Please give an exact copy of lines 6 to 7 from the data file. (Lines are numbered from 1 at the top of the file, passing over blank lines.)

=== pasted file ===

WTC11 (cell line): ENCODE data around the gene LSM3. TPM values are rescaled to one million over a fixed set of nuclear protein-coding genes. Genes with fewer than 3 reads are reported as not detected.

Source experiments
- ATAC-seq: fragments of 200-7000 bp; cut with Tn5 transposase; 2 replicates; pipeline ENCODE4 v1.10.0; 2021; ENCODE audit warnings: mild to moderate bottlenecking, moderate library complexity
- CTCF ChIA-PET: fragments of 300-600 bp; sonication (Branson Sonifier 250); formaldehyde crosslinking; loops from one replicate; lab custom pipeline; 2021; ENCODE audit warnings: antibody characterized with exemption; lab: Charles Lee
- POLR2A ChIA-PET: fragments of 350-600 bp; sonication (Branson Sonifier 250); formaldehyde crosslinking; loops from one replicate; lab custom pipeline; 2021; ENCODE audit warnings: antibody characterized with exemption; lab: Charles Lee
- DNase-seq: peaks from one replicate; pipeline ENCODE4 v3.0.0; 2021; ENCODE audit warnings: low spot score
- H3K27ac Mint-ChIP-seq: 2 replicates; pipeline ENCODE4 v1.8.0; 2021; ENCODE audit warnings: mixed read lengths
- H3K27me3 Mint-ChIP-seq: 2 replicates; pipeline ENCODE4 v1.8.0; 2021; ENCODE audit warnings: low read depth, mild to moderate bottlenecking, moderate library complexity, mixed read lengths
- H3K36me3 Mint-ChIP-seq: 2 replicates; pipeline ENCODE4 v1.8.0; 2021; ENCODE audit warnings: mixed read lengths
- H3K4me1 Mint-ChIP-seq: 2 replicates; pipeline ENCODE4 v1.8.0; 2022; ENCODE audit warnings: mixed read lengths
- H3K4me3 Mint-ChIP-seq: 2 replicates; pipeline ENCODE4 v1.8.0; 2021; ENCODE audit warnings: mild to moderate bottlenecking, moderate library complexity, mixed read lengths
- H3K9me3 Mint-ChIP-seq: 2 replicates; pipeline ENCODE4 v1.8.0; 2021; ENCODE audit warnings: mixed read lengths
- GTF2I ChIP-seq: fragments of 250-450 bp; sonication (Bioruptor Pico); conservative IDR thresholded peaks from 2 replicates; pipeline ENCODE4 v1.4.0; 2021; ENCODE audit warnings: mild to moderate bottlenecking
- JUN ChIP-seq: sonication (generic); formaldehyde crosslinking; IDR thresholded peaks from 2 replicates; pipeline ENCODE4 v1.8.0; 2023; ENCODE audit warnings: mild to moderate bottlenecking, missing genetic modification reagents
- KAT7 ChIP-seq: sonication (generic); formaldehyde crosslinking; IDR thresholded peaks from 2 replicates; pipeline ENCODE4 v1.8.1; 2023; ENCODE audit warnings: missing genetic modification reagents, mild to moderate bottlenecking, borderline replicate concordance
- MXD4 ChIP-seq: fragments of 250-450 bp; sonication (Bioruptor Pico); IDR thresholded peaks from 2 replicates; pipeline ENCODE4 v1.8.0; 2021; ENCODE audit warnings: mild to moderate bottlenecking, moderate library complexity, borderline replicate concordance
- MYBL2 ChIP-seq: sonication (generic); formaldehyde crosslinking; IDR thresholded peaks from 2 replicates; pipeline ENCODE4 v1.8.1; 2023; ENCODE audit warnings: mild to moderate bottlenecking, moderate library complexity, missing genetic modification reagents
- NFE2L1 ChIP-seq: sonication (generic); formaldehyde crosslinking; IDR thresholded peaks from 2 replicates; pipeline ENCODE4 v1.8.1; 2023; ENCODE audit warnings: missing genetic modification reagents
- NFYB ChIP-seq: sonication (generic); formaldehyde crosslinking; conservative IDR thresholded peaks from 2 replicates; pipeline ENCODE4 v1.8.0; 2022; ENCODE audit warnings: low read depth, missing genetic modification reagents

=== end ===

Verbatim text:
- DNase-seq: peaks from one replicate; pipeline ENCODE4 v3.0.0; 2021; ENCODE audit warnings: low spot score
- H3K27ac Mint-ChIP-seq: 2 replicates; pipeline ENCODE4 v1.8.0; 2021; ENCODE audit warnings: mixed read lengths